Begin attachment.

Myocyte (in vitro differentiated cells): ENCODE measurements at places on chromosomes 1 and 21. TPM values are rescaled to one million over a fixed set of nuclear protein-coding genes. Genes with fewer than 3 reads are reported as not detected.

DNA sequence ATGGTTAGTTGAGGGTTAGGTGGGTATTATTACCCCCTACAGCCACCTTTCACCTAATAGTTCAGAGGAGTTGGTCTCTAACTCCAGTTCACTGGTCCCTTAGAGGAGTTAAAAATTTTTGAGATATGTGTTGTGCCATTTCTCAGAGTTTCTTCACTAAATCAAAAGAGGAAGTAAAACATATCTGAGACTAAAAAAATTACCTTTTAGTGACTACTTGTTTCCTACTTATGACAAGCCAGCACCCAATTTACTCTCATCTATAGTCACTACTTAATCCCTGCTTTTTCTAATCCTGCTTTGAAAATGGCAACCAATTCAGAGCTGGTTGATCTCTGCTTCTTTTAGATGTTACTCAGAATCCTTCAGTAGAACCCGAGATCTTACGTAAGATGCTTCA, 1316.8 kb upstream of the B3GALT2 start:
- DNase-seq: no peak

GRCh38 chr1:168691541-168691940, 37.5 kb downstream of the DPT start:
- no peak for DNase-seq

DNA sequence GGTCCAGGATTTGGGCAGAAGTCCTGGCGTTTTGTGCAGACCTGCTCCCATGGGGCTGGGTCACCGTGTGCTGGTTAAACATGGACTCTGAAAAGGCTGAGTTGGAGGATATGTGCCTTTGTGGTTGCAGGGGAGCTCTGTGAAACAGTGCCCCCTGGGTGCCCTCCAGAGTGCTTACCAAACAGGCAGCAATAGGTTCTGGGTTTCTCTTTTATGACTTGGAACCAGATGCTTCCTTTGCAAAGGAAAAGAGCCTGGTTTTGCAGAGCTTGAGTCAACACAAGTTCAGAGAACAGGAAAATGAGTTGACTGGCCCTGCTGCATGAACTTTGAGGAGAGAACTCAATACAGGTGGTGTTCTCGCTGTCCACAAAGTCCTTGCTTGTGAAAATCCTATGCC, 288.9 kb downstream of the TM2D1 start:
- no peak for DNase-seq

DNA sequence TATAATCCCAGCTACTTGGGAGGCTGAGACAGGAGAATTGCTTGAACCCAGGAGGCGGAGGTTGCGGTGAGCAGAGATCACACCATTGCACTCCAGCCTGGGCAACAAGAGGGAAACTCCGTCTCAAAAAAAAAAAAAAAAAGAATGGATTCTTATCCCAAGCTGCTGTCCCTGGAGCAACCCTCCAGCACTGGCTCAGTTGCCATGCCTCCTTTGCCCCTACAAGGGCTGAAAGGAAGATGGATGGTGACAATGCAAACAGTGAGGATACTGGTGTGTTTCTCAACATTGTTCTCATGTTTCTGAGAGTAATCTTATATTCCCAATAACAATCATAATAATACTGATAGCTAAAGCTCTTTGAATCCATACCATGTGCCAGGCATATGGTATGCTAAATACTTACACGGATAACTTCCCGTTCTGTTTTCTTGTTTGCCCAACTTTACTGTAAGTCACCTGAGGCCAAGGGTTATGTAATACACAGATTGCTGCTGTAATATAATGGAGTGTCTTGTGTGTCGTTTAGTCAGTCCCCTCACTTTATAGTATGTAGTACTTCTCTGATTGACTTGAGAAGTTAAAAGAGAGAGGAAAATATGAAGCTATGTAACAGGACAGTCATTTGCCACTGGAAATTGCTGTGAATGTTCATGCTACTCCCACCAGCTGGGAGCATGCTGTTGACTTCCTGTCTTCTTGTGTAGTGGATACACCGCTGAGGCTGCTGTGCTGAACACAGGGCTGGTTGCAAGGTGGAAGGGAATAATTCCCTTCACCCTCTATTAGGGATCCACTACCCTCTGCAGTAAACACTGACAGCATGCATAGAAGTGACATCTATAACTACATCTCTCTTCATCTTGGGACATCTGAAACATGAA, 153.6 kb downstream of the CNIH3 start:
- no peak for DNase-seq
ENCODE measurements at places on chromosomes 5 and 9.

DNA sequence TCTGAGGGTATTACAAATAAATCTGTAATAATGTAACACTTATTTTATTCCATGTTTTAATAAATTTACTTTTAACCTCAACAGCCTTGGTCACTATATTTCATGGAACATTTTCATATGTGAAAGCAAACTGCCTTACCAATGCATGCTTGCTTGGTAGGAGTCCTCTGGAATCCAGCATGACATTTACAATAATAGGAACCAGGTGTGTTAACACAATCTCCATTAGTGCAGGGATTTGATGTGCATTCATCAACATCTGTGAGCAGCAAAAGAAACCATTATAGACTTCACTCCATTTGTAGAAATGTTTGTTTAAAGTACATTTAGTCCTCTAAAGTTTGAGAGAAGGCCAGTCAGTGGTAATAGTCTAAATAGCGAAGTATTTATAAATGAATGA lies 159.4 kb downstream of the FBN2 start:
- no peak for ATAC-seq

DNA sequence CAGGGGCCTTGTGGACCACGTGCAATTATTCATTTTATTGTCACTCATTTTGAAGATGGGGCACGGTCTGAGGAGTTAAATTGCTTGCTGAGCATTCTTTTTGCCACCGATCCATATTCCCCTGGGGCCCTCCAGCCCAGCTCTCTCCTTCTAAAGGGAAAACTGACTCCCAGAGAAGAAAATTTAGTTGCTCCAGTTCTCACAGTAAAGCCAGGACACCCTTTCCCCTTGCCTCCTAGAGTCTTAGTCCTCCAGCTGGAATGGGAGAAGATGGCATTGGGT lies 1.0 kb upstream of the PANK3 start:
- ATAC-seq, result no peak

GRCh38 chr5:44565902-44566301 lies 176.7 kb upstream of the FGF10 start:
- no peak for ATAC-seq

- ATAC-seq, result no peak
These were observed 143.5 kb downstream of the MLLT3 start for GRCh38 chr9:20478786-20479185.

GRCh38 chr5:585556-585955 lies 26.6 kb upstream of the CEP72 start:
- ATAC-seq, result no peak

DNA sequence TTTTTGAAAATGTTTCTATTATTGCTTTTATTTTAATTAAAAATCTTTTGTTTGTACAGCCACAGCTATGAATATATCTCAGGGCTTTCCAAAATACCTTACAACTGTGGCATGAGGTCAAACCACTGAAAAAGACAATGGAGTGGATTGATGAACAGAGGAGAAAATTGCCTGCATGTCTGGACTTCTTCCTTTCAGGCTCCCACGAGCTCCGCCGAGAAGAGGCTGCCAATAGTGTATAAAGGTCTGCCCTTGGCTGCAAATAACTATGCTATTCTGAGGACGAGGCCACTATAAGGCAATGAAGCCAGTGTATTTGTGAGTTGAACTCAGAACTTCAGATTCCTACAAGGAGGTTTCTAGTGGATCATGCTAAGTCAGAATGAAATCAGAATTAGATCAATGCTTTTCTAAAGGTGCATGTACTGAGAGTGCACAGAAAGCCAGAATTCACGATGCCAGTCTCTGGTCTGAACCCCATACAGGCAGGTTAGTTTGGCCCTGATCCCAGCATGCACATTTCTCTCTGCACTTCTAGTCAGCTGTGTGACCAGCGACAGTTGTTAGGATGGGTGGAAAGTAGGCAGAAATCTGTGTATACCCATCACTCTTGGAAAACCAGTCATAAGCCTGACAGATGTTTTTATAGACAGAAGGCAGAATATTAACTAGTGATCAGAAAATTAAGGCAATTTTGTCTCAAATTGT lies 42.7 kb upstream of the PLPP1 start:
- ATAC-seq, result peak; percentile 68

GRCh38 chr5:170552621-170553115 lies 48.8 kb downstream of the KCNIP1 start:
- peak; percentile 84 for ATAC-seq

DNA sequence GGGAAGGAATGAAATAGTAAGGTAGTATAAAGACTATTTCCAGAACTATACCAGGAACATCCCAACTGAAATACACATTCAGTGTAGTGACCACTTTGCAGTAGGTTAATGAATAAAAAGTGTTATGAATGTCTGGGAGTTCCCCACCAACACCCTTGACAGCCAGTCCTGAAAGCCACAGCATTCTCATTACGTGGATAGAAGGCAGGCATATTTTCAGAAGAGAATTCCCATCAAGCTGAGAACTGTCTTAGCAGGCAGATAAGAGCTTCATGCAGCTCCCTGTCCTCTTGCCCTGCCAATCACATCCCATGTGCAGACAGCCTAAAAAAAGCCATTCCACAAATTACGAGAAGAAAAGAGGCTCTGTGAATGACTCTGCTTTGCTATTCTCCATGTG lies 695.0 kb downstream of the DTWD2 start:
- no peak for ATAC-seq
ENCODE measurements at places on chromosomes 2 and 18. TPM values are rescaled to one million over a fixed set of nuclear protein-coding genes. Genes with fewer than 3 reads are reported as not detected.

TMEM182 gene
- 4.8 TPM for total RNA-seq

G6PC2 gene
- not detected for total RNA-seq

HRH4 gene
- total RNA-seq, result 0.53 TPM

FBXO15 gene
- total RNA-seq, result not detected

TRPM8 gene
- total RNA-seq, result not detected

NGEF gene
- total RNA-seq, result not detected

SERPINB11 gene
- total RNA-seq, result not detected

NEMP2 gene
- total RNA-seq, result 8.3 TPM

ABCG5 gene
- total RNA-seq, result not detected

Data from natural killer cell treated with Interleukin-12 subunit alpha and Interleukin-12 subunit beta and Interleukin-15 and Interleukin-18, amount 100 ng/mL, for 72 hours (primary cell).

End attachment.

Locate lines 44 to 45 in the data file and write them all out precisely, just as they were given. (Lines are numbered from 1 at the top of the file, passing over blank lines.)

ABCG5 gene
- total RNA-seq, result not detected